With particular reference to FIG. 2, the PF 34 is preferably a monolith particulate trap and includes alternating closed cells/channels 50 and opened cells/channels 52. The cells/channels 50, 52 are typically square cross-sections, running axially through the part. Walls 58 of the PF 34 are preferably comprised of a porous ceramic honeycomb wall of cordierite material. It is appreciated that any ceramic comb material is considered within the scope of the present disclosure. Adjacent channels are alternatively plugged at each end as shown at 56. This forces the diesel aerosol through the porous substrate walls which act as a mechanical filter. Particulate matter is deposited within the closed channels 50 and exhaust exits through the opened channels 52. Particulate matter 59 flow into the PF 34 and are trapped therein.

For regeneration purposes, a grid 64 including an electrically resistive material is attached to the front exterior surface referred to as the front face of the PF 34. Current is supplied to the resistive material to generate thermal energy. It is appreciated that thick film heating technology may be used to attach the grid 64 to the PF 34. For example, a heating material such as Silver or Nichrome may be coated then etched or applied with a mask to the front face of the PF 34. In various other embodiments, the grid 64 is composed of electrically resistive material such as stainless steel and attached to the PF 34 using an adhesive or press-fit to the PF 34.

It is also appreciated that the resistive material may be applied in various single or multi-path patterns as shown in FIG. 3. Segments of resistive material can be removed to generate the pathways. In various embodiments a perforated heater insert 70 as shown in FIG. 4 may be attached to the front face of the PF 34. In any of the above mentioned embodiments, exhaust passing through the PF 34 carries thermal energy generated at the front face of the PF 34 a short distance down the channels 50, 52. The increased thermal energy ignites the particulate matter present near the inlet of the PF 34. The heat generated from the combustion of the particulates is then directed through the PF 34 to induce combustion of the remaining particulates within the PF 34.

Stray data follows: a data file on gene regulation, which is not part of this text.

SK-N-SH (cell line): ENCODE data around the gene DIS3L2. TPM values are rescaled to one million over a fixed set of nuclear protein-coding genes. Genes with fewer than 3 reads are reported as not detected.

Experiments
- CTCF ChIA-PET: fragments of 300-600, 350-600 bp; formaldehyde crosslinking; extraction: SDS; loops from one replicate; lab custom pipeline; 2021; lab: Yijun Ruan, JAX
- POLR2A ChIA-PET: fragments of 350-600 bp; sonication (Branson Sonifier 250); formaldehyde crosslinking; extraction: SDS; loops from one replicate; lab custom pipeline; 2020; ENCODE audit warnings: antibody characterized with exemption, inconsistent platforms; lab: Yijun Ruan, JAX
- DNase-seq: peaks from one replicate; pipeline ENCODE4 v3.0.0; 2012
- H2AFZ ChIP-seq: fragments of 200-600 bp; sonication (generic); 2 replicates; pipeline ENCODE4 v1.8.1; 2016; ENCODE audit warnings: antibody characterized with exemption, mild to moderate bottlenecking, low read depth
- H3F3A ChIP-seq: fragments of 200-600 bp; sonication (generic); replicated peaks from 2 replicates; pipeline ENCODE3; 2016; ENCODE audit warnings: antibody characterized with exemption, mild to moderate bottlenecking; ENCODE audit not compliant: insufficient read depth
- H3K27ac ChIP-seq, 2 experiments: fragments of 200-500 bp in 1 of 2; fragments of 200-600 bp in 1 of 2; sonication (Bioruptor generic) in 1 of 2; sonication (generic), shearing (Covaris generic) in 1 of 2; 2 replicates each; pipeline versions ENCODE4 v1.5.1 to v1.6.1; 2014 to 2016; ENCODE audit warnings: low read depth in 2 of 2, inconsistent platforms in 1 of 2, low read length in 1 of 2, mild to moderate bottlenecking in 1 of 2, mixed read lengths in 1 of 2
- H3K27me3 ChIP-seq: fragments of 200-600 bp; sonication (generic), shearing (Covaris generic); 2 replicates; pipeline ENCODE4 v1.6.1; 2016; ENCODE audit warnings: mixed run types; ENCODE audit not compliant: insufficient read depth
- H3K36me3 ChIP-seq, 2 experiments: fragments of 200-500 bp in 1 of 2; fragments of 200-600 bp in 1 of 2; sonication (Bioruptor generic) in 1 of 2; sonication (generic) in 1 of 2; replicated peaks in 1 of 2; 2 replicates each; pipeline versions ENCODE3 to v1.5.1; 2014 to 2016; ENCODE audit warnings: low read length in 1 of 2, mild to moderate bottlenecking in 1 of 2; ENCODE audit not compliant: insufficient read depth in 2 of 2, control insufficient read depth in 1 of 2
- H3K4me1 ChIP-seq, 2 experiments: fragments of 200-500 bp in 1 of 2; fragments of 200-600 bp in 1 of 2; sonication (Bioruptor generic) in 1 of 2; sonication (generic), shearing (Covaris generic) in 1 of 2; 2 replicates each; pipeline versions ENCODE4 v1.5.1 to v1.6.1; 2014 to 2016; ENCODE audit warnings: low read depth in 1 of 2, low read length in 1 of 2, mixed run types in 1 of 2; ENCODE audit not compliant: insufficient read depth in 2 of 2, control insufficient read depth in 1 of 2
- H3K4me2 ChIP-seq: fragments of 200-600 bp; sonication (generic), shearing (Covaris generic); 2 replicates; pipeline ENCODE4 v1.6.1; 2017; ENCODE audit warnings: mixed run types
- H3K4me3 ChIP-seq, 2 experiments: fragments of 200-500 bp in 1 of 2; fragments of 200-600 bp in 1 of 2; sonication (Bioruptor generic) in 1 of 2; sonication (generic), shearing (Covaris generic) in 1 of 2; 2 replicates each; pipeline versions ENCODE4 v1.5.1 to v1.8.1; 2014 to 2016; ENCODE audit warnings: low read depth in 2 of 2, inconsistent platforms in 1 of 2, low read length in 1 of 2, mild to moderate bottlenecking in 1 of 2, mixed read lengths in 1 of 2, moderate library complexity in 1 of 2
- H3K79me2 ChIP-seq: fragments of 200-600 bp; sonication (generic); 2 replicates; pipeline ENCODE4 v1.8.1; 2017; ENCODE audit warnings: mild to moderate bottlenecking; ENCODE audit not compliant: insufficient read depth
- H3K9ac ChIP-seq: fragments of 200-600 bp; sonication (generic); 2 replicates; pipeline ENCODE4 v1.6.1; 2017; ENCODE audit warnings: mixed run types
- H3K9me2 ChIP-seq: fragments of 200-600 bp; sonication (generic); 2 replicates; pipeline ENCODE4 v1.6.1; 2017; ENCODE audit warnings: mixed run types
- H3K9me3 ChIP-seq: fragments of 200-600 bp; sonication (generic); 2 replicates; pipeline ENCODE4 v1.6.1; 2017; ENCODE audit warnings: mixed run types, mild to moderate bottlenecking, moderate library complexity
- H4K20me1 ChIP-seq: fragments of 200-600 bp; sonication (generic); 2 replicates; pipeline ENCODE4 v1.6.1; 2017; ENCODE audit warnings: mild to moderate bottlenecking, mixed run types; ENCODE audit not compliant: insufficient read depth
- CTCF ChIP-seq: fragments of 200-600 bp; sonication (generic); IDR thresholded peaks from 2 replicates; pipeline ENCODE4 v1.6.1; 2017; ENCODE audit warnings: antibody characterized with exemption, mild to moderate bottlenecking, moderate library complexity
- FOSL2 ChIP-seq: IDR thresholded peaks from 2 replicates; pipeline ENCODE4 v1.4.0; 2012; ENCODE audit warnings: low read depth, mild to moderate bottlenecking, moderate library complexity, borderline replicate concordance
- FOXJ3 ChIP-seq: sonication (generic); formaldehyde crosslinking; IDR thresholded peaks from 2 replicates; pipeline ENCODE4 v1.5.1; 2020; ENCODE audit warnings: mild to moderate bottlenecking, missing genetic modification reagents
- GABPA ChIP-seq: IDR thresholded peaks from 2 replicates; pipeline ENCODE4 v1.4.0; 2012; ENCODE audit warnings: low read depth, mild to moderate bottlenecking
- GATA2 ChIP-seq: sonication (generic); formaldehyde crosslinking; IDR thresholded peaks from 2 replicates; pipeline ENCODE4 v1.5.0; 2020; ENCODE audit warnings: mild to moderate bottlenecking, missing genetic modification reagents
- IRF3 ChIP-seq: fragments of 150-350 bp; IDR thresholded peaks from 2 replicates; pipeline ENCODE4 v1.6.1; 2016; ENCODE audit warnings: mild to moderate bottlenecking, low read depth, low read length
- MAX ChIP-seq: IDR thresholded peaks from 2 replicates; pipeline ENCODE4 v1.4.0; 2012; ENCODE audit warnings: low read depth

With particular reference to FIG. 5, a thermally conductive coating 72 can be additionally applied at the inlets 62 of the channels 50, 52. The coating 72 can extend a short distance down the opened ends of the closed channels 50. In various embodiments, the conductive coating extends within an inch of the front face of the PF 34. The resistive material of the grid 64 contacts the conductive coating 72. Thermal energy is transferred to the conductive coating 72 when electrical energy passes through the resistive material. Heat from the conductive coating 72 ignites the particulate matter present near the inlet of the PF 34.